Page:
The Court of Appeal for England and Wales have upheld the judgements of the High Court (see earlier article here) in relation to Apple’s Community Design registrations for tablet computers. This is the latest decision in the on-going and well-publicised dispute between Apple and Samsung.
The lead judgement for the Court of Appeal was delivered by Sir Robin Jacob who, despite having retired from the bench over a year ago, is still being recalled for key IP decisions. As is normal with Court of Appeal decisions, the focus of the decision was on whether the High Court judge erred in his application of the law, rather than in his subjective judgement of the case. The key points of law discussed in the Court of Appeal judgement were:
- The identity of the informed user – the approach set down by the General Court of the CJEU, and subsequently approved by the CJEU, was followed by the Patents Court, so no fault could be found here by the Court of Appeal
- The significance of the lack of ornamentation in the Registered Community Design, and whether Samsung’s use of a trade mark on both faces, as well as other features, of their product was enough to distinguish the Samsung product from the registration
- The meaning of dotted lines in the registration – the Patents Court decided that in the particular context of the registration, these did not signify a non-claimed feature (in contrast to T-68/10), but instead indicated a frame behind the cover glass. This was affirmed by the Court of Appeal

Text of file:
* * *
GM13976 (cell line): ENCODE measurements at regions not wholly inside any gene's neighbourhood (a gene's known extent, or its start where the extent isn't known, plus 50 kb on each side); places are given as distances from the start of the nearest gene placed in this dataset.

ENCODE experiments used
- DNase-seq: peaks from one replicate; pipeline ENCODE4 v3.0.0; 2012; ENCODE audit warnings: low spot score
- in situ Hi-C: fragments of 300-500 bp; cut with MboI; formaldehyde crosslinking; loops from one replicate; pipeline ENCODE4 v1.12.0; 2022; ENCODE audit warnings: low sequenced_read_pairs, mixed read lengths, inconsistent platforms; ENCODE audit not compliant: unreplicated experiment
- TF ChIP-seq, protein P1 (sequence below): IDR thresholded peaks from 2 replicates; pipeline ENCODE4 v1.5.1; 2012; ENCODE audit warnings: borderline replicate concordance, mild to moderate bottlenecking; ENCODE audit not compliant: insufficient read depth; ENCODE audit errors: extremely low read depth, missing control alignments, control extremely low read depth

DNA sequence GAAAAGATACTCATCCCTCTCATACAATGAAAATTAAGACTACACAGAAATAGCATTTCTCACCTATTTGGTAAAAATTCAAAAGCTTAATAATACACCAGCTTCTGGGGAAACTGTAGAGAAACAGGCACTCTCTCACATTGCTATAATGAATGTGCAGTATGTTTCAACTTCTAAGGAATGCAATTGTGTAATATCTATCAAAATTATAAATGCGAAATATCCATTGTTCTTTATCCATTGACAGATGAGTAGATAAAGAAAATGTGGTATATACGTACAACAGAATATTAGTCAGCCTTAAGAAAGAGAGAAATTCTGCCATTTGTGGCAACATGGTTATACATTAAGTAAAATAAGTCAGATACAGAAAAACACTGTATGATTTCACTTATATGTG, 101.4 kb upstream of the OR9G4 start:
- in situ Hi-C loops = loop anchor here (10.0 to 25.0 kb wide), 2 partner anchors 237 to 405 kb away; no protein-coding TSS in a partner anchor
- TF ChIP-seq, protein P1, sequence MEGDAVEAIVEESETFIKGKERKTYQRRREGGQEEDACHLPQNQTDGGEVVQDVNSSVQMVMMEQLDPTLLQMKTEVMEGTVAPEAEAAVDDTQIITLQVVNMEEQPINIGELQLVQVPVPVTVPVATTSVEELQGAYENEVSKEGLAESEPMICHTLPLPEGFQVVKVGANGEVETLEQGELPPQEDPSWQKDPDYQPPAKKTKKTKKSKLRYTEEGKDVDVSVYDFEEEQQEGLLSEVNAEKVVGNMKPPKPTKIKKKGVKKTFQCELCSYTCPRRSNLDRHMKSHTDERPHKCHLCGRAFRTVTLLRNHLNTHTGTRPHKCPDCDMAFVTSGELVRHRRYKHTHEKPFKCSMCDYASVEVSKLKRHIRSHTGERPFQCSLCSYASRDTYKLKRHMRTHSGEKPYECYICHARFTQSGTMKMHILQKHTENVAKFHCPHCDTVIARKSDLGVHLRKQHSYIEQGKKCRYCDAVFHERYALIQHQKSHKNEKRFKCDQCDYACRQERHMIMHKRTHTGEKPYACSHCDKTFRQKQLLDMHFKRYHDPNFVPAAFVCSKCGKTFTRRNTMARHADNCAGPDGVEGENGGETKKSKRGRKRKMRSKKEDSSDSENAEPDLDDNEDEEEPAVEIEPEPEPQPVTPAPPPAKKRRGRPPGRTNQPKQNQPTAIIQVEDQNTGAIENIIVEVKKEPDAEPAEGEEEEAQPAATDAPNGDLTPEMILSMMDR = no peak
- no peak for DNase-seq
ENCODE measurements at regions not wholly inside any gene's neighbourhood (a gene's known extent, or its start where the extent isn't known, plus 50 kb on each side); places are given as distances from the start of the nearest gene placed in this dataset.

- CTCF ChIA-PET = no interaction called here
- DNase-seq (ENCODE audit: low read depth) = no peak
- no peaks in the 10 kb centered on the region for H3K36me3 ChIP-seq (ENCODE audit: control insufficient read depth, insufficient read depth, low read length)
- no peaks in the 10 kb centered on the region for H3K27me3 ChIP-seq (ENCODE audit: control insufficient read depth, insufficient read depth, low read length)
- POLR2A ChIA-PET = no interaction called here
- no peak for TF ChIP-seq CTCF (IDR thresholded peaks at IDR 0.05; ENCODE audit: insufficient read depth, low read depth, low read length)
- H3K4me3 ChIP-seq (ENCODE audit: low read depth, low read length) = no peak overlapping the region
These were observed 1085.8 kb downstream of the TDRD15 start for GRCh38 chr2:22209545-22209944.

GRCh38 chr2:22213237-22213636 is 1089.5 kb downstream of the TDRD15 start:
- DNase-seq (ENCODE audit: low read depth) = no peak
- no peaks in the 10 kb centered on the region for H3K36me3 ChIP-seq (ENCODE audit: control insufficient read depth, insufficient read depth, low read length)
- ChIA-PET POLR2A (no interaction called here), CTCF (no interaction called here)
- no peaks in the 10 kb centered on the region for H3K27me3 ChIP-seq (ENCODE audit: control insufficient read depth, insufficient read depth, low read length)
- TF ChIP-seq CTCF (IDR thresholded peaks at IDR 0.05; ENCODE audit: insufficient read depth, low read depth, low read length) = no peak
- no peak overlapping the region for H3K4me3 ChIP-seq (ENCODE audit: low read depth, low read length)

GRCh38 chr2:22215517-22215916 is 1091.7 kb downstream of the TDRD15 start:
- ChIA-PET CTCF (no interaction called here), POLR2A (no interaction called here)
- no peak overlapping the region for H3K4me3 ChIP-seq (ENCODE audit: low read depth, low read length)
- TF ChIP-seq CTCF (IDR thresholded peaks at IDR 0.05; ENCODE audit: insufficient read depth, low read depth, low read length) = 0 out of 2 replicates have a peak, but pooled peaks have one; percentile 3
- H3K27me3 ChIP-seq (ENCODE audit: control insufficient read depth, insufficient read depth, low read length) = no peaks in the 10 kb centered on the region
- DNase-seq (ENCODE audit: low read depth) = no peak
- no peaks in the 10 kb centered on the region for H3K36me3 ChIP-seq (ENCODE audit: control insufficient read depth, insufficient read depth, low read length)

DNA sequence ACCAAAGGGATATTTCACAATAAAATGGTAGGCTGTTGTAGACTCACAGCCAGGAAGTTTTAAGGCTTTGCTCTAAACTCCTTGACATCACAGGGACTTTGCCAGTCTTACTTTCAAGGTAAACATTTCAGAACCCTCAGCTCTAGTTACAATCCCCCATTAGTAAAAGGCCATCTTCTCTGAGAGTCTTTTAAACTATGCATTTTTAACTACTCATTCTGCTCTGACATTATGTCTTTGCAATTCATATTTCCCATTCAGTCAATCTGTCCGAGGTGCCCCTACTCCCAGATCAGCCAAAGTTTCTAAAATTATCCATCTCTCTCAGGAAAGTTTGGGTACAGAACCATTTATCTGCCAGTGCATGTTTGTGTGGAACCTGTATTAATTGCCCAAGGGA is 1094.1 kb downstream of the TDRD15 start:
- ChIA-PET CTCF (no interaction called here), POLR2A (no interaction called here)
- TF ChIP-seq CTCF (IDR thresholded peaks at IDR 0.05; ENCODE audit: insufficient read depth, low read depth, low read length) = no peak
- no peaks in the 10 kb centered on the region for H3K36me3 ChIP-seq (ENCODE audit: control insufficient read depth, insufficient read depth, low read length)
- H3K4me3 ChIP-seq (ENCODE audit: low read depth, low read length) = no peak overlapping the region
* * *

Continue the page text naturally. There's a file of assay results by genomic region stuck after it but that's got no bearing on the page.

- Overall impression to the informed user – this is usually the key question in any design dispute, as very few relate to carbon copies. The approach of the Patent Court was to assess the design corpus (i.e. the collection of prior art devices which showed certain similarities), consider the extent of design freedom, then consider whether the overall impression of the Samsung product differed from that of the Apples registered design. The verbalisation of design features as a tool in the comparison was approved by the Court of Appeal
It seems one of the key deciding points in the case was the relative thickness of Samsung’s tablets compared to the registered design, and the curvature of the edges. One of the most telling images in the recent judgement is:
Click here to view image.
Given the detailed review of the approach the Judge (HHJ Colin Birss) had taken, Sir Robin Jacob expressly approved his (famous) conclusion, that the Samsung tablets were ‘not as cool’ as Apple’s design:
“The informed user's overall impression of each of the Samsung Galaxy Tablets is the following. From the front they belong to the family which includes the Apple design; but the Samsung products are very thin, almost insubstantial members of that family with unusual details on the back. They do not have the same understated and extreme simplicity which is possessed by the Apple design. They are not as cool. The overall impression produced is different.”
Perhaps unusually for an appeal decision, he also stated that he would have come to the same conclusion on the evidence, which is a true endorsement of the legal approach and judgement of the lower court.
The Court of Appeal’s ire was reserved for the acts of the German Courts, and in particular the Oberlandesgericht, which had previously issued a pan-European injunction against Samsung, after the UK High Court’s initial decision that Samsung did not infringe.
Sir Robin Jacob was perplexed as to the legal basis on which such an interim injunction was issued, especially given that the High Court, in its first instance decision, was acting as a Community Design Court. In any event, Apple had agreed during the current proceedings to withdraw their request for an injunction so no decision on this point was eventually required.
The Court of Appeal’s judgement can be found here.